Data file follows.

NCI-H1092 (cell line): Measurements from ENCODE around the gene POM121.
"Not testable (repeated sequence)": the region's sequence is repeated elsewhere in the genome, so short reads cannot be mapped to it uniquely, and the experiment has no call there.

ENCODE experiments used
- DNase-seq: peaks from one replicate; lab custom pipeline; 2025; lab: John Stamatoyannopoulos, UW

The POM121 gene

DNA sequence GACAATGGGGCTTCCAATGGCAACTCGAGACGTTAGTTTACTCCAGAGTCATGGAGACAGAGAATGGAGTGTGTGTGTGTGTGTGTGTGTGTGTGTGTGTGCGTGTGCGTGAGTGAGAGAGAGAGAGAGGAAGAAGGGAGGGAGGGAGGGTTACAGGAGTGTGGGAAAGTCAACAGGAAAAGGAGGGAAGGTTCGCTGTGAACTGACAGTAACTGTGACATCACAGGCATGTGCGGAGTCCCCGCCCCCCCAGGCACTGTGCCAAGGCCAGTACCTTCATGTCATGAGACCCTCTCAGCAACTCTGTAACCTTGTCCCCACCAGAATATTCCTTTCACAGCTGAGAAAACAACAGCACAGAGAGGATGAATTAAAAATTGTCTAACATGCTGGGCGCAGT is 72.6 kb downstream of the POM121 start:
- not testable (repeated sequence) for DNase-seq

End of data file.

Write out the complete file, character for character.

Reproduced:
NCI-H1092 (cell line): Measurements from ENCODE around the gene POM121.
"Not testable (repeated sequence)": the region's sequence is repeated elsewhere in the genome, so short reads cannot be mapped to it uniquely, and the experiment has no call there.

ENCODE experiments used
- DNase-seq: peaks from one replicate; lab custom pipeline; 2025; lab: John Stamatoyannopoulos, UW

The POM121 gene

DNA sequence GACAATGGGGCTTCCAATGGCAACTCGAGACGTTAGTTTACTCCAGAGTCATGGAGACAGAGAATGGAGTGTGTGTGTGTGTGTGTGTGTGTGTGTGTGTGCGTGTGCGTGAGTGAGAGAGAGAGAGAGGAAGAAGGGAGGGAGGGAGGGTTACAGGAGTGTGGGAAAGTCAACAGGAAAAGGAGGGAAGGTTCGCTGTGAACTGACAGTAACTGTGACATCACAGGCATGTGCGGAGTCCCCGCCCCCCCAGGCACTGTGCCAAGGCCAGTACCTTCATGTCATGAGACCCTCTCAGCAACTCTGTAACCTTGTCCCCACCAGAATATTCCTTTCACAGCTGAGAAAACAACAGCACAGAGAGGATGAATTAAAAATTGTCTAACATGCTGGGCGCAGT is 72.6 kb downstream of the POM121 start:
- not testable (repeated sequence) for DNase-seq